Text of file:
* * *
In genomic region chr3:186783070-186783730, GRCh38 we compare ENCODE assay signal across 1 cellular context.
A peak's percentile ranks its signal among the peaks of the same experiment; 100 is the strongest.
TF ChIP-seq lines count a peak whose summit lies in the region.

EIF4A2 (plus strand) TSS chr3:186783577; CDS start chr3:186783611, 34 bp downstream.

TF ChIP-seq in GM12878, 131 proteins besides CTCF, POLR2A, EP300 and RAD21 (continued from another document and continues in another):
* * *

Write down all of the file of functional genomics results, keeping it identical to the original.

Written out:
In genomic region chr3:186783070-186783730, GRCh38 we compare ENCODE assay signal across 1 cellular context.
A peak's percentile ranks its signal among the peaks of the same experiment; 100 is the strongest.
TF ChIP-seq lines count a peak whose summit lies in the region.

EIF4A2 (plus strand) TSS chr3:186783577; CDS start chr3:186783611, 34 bp downstream.

TF ChIP-seq in GM12878, 131 proteins besides CTCF, POLR2A, EP300 and RAD21 (continued from another document and continues in another):